INXS talked about the pressure of following up their 1985 multi-platinum “Listen Like Thieves” album and praised producer Chris Thomas. Their 1987 album “Kick” was even more successful than “Listen Like Thieves.” Michael Hutchence told a humorous story about opening for Adam Ant, who was less than thrilled that INXS was becoming more popular than he was. Hutchence was an interesting and passionate band leader and it’s sad to read the article today, knowing how his life ended. 

Steve Peters, who was working as an Editorial Intern for the magazine, wrote the following about the Boston based band The Neighborhoods, “If TRUE rock ‘n’ roll does indeed HAVE a future, the Neighborhoods are destined to became a vital part of it.” Hey, we’ve all been wrong about something.  

Harold DeMuir interviewed a very business minded Ian Anderson, who was running a salmon farm when he wasn’t fronting an aging rock ‘n’ roll band. 

Yes were hyping their 1987 album “Big Generator,” which included the generic rock single “Love Will Find a Way.” It would have been better if they had just covered the Pablo Cruise hit with the same title. 

Mick Jagger talked about being the parent of teenagers, working with Dave Stewart, and not wanting to tour with the Stones (“I don’t think bands should go out when they’re in the middle of a big argument”) in his rather lackluster interview with Sylvie Simmons.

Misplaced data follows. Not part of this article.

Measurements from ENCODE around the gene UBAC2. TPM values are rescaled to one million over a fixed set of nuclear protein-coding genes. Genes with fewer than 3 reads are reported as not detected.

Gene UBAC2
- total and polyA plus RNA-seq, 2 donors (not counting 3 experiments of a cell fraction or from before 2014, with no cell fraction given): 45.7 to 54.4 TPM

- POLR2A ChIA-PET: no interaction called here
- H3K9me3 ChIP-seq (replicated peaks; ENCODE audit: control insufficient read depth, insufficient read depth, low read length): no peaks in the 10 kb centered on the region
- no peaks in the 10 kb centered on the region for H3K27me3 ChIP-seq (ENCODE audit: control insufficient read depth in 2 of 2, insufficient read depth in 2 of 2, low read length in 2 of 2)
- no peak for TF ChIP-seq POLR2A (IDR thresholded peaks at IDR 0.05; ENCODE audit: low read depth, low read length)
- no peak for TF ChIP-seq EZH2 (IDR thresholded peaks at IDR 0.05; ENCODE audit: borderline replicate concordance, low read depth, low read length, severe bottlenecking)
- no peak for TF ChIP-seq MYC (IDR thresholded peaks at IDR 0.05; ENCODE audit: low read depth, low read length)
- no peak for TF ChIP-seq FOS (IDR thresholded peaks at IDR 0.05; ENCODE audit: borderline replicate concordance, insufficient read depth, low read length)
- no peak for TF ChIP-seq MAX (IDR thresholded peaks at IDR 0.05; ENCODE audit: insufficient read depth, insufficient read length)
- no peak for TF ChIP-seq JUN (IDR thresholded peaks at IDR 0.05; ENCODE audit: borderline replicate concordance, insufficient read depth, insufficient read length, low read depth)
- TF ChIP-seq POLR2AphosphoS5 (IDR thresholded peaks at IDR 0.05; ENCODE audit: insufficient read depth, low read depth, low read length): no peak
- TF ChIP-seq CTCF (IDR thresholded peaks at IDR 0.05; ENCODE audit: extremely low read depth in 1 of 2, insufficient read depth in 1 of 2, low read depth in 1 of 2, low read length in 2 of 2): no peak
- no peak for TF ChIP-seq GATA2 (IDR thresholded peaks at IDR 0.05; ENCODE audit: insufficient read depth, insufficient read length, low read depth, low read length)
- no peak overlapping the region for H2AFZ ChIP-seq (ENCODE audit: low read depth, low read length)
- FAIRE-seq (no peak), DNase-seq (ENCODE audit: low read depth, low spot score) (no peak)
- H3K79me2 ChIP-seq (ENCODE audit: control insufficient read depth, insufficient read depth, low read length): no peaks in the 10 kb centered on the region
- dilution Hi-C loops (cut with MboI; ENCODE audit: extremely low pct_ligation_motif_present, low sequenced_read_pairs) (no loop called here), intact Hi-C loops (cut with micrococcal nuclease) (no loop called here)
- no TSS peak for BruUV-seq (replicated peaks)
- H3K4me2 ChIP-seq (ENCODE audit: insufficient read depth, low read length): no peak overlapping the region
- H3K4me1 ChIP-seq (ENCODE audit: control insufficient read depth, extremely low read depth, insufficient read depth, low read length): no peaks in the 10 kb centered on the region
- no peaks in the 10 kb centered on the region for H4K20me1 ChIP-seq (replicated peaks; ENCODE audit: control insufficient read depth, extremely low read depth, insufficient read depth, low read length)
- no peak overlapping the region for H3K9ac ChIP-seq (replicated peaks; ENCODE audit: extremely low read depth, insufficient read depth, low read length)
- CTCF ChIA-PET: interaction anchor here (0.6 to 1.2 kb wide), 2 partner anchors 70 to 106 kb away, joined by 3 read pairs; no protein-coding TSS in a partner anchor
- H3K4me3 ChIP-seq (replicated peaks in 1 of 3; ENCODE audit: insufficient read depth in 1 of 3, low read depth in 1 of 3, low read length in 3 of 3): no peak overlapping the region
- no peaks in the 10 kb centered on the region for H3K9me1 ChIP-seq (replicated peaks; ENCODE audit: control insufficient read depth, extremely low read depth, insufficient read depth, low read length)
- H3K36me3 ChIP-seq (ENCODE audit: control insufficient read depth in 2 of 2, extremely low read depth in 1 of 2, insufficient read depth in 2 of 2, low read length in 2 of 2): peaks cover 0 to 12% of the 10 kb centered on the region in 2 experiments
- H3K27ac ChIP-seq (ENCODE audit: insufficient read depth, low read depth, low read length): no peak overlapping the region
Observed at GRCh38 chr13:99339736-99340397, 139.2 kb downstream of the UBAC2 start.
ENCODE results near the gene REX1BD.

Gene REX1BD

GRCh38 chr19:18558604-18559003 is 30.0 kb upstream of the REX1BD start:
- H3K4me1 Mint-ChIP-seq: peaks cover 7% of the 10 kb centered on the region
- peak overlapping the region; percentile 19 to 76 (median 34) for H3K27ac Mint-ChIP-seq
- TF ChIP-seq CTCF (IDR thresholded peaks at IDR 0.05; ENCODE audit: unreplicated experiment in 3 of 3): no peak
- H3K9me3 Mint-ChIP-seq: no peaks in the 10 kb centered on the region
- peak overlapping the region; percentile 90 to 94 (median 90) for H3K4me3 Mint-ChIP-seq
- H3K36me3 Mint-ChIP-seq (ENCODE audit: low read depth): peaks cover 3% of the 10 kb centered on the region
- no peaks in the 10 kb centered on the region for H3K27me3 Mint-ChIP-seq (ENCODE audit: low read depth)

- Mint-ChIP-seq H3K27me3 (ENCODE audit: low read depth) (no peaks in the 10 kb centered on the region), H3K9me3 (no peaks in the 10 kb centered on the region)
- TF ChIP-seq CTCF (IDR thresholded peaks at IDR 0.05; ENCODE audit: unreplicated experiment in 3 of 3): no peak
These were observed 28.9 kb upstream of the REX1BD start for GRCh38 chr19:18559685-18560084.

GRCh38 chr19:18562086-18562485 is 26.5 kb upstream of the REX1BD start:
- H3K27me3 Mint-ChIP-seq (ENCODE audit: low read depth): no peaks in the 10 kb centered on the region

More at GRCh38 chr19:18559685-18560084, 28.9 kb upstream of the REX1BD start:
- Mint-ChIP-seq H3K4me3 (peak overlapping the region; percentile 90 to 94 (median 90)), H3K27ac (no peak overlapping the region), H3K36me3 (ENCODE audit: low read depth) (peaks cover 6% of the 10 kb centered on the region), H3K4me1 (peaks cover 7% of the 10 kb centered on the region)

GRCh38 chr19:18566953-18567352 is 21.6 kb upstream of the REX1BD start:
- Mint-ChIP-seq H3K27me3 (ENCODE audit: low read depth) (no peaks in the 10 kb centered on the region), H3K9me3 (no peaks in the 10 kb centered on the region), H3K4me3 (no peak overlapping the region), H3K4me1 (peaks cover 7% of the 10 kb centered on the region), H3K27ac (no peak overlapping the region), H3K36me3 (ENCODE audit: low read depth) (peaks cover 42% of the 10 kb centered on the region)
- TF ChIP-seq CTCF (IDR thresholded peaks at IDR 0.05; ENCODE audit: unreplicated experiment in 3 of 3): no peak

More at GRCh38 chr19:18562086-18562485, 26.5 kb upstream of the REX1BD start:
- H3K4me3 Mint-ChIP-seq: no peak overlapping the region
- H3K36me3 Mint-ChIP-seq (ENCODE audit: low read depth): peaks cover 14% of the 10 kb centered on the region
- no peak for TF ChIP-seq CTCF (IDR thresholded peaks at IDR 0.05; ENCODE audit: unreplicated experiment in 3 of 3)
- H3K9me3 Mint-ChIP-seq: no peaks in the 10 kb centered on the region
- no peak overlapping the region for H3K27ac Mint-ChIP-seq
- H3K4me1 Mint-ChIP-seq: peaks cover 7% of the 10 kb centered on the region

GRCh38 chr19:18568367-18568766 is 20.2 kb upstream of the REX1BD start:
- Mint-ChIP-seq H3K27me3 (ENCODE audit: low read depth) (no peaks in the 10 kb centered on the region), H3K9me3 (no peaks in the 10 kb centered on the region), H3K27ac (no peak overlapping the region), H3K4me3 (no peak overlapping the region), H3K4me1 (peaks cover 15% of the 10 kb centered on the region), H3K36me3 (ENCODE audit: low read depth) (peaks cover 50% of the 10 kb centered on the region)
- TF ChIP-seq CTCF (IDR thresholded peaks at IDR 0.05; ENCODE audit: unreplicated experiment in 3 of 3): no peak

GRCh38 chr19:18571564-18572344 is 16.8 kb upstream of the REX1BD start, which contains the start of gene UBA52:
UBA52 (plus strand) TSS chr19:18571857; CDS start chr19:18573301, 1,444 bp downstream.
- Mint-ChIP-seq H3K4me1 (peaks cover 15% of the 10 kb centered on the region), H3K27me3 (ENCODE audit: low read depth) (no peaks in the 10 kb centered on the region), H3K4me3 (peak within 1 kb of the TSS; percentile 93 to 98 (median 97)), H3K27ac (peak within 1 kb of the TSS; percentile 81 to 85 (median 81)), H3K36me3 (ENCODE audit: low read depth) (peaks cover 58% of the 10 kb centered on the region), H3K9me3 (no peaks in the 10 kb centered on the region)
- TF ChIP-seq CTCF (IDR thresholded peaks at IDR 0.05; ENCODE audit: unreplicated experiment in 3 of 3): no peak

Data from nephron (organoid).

Quotable Quotes:   

Alex Chilton, “Everybody tells me how difficult I am.” 

Keith Richards, “CBS (Records) thinks Mick Jagger IS the Rolling Stones. The sad thing is Mick’s believed it all and just become too big for his boots.” 

Michael Hutchence, “You can really screw yourself up by thinking about ambition too much.” 

Hutchence, “If you wanna get political, folks, get out there and read books, read magazines, watch TV, keep your eyes open and do something about it.” 

Harold DeMuir, “In conversation, Ian Anderson comes off like an agreeably sober, no-nonsense businessman – which, in fact, he is.” 

Ian Anderson, “It’s very difficult for Jethro Tull to find a support group who the audience are not going to be rude to.” 

Ian Anderson, “I don’t really care about playing 10 nights at Madison Square Garden – that sort of thing doesn’t matter to me anymore, and anyway, we’re never gonna do it.” 

Jon Young on Squeeze, “To nice for rock, too smart for the Streisand and Sinatra set, they need a new angle bad.” 

Jon Anderson of Yes, “We’ve proved we can be commercial while still holding on to our musical ethics.” 

Chris Squire on the whereabouts of Rick Wakeman, “I don’t give a shit.” 

Chris Squire, “I could never figure out how we’d get a small corner in ‘Rolling Stone’s encyclopedia while Lou Reed rates a whole page.” 

Nick Mason, “Some reviewers find it difficult to come to grips with a band that won’t prance around onstage.” 

Richard C. Walls on his Bruce Springsteen/Michael Jackson article, “Obviously, this is a cynical ploy to sell magazines.” 

Walls, “Unlike Springsteen, who represents many things to many people, Jackson represents nothing.” 

Summary: Jesus, articles on Yes, Jethro Tull, and a Pink Floyd cover story in 1988. 

Grade: B

Latest price on eBay: $5.00 to “Buy It Now.”